Dharmistha, left, and Raju Patel, hotel owners in San Antonio, Texas, donated blood plasma to an experimental treatment for a critically ill COVID-19 patient at Houston Methodist Hospital after receiving a call from mutual friend Samir Patel, chairman at Wayside Investment Group and a leader in the Houston Indian American community.

AT A TIME when so many people are avoiding contact with each other to slow the spread of COVID-19, hoteliers Raju and Dharmistha Patel of San Antonio, Texas, drove six hours round trip to save the life of a stranger with a plasma donation. And they did it a couple of weeks after they had recovered from the disease.

“We feel so blessed to be recovered and be able to help out,” Dharmistha said.

The story began on March 14, when Dharmistha first started showing symptoms of the disease that has killed more than 170,000 people worldwide, including more than 42,000 in the U.S. It would be about 10 days before she was finally tested for the disease.

Passing through the dark valley

“I started vomiting and then had a fever that night,” Dharmistha said. “We were in Houston and we drove home. I felt ill a couple of times on the road and then I was fine when I got home. I ate my dinner with my family, but again at night I was throwing up.”

She called the doctor in the morning, but because she had a fever, he sent her to the emergency room. The doctor there did not test her for coronavirus, though.

“The doctor said I had food poisoning and I was dehydrated,” she said.

He sent her home after an IV and medicine for the dehydration. Her symptoms went in and out over the next few days until she reached a point where the symptoms, including chills, were wearing her down.

“Crazy chills, I never had that kind of chills,” she said. “I was wearing four jackets, four blankets and said let me have one more.”

Then she was fine for a couple of days, then back with body aches and chills. She lost her appetite and sense of smell and was very week. At one point she blacked out.

Raju called their daughter, a nurse practitioner in San Jose, California, and told her what was happening.

“She kept on telling me mom, I don’t know why they’re not checking and I don’t want to scare you but I think you’ve got it,” Dharmistha said.

She went to the doctor again with a fever of 104, too tired to sit up, and was once again denied a test by a doctor citing a shortage, and instead sent her home with a B12 ejection. She was fine for a day but then the fever returned.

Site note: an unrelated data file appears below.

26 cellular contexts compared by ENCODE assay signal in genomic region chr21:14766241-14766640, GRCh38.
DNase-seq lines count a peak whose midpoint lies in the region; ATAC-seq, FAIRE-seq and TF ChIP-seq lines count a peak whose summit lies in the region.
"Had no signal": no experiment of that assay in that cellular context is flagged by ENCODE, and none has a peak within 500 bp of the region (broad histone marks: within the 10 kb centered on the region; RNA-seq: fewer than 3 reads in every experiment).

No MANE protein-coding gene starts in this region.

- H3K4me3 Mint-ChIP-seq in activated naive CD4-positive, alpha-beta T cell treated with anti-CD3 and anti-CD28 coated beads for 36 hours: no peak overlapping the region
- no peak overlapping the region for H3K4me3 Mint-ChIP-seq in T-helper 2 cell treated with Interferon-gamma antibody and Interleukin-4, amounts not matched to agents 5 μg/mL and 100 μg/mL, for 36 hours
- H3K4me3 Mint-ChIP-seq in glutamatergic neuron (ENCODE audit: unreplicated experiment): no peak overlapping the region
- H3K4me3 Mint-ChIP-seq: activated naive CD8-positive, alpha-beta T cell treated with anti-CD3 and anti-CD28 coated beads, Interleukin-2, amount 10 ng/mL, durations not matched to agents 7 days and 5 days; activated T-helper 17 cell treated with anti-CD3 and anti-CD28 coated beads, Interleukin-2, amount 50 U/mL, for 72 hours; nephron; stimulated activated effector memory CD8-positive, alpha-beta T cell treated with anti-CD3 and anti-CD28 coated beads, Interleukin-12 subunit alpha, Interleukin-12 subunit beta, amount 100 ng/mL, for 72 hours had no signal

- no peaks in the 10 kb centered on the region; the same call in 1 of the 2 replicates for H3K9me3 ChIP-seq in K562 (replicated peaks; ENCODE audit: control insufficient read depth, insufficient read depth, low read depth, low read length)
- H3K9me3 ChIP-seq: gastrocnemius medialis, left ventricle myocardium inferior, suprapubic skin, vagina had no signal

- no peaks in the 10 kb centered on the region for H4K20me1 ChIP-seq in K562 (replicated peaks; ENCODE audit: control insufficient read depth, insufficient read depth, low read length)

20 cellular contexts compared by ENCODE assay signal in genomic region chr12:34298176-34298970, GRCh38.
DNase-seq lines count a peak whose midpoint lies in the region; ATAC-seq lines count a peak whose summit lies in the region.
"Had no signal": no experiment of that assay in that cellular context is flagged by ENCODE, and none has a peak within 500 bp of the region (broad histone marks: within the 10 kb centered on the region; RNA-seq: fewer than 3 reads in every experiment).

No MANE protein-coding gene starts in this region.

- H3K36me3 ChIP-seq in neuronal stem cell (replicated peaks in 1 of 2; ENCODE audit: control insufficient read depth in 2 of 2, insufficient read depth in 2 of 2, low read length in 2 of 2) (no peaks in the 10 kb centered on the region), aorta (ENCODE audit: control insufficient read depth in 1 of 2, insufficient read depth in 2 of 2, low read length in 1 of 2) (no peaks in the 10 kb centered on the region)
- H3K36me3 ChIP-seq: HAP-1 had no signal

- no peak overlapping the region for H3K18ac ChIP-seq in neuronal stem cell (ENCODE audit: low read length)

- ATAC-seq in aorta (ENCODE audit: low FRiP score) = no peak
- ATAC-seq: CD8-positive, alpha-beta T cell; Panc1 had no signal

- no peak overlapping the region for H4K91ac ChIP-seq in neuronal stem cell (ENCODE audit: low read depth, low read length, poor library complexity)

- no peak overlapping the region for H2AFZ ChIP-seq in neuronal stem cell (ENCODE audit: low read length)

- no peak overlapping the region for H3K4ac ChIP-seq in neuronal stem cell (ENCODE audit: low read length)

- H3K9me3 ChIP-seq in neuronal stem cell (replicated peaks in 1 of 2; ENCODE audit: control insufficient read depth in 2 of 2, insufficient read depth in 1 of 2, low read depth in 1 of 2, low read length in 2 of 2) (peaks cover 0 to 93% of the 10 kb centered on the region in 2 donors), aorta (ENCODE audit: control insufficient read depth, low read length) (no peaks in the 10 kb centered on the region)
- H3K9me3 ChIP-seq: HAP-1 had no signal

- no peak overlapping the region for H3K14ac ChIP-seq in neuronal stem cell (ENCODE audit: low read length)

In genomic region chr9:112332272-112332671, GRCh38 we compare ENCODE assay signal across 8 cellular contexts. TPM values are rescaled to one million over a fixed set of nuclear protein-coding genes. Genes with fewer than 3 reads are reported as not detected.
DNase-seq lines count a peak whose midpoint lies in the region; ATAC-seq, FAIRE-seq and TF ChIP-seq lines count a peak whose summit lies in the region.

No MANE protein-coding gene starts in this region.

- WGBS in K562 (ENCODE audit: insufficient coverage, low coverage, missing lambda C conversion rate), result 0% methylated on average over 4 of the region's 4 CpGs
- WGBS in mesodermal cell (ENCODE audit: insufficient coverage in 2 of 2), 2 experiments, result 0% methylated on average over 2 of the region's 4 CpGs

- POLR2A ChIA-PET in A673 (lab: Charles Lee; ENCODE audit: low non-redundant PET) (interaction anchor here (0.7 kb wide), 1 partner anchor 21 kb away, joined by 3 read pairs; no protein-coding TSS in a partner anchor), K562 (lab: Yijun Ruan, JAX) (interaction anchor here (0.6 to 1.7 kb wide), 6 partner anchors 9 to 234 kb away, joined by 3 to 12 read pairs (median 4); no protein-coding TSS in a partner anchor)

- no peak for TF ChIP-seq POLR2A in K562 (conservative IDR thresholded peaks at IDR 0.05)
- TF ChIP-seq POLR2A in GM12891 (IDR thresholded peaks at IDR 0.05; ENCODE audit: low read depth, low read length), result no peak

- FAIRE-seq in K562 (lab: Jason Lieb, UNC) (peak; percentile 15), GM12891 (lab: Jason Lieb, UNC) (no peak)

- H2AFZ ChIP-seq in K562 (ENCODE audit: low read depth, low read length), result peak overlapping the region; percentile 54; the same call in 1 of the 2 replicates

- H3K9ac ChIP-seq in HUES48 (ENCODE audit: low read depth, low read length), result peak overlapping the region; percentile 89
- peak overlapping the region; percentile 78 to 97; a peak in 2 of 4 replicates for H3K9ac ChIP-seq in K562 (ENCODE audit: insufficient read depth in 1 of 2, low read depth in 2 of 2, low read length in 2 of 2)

This time she called a new doctor who said he would see her right away.

“They tested me and sure enough, I was positive,” she said. “But, fortunately, I was over all my symptoms when the doctor called [with the test results].”

Then it was Raju’s turn.

“Raju was with me the whole time so he knew he is, too,” she said.

Raju suffered similar symptoms after taking his wife for the test.

“So, I called Dr. Patel and he said you have to come in, we have to test you too,” he said. “I came out positive.”

His symptoms lasted a week. They self-isolated in separate rooms as friends kept checking and bringing food. During isolation they walked and did yoga in their rooms.

Dharmistha is 53 and Raju is 57, and while their kids have all moved out Raju’s parents live with them. They were not infected, however.

They were recovered by April 10, and now they feel fine. Then came a call from their friend, Houston hotelier Samir Patel.

“He said one of his friends needed plasma,” Raju said.

Bringing the light with them

Samir, chairman at Wayside Investment Group and a leader in the Houston Indian American community, had been contacted by the family of a man who was in critical condition with COVID-19 at Houston Methodist Hospital.

“Somebody reached out to Samir Patel asking if we knew of somebody who was positive for the coronavirus. If they recovered, giving plasma could save a life,” said Dina Patel, another Houston hotelier who is a partner with Samir’s son Miraj Patel, president of Wayside.

Houston Methodist is undertaking an experimental treatment for COVID-19 that involves transfusing critically ill patients with plasma from the blood of those who had been infected and recovered.

Samir reached out to Dharmistha and Raju and asked them to help. The first step was a blood test to confirm that they were negative for the coronavirus and a match for the transfusion.

“It’s so lucky that they matched,” Dina said. “It just took a phone call and they didn’t even hesitate.”

Raju said they drove to Houston the next day after the call.

“We had to drive three hours there and to come back three hours,” he said.

It didn’t matter to them that they didn’t know the patient, whose name was not released but who is now recovering from the virus at home.

“We didn’t know the person, we did not know his name until after,” Dharmistha said. “We just did it because somebody, some person, a human being, needed it. We would have done it for anyone.”

The patient actually got Raju’s plasma, she added.

Generosity is contagious, too

Another striking aspect of the story, Miraj said, is that Raju and Dharmistha were willing to face the disease and their recovery openly.

“A lot of people have been hiding from it. They don’t want to tell anybody,” Patel said.

His father’s search for a donor was at first hindered by that reticence from other recovering COVID-19 patients.

“For the last four days he’s been on phone calls, reaching out to people and seeing if somebody could please help this individual, and a lot of people hid the fact that they’d had it,” Miraj said.

Now that the story is out, though, it has brought out the best in the community.

“Everybody who’s heard about this story has pitched in to give [Raju and Dharmistha] food. After giving blood you have to eat food,” he said. “Everybody was trying to make them food and they were going to leave it outside their home.”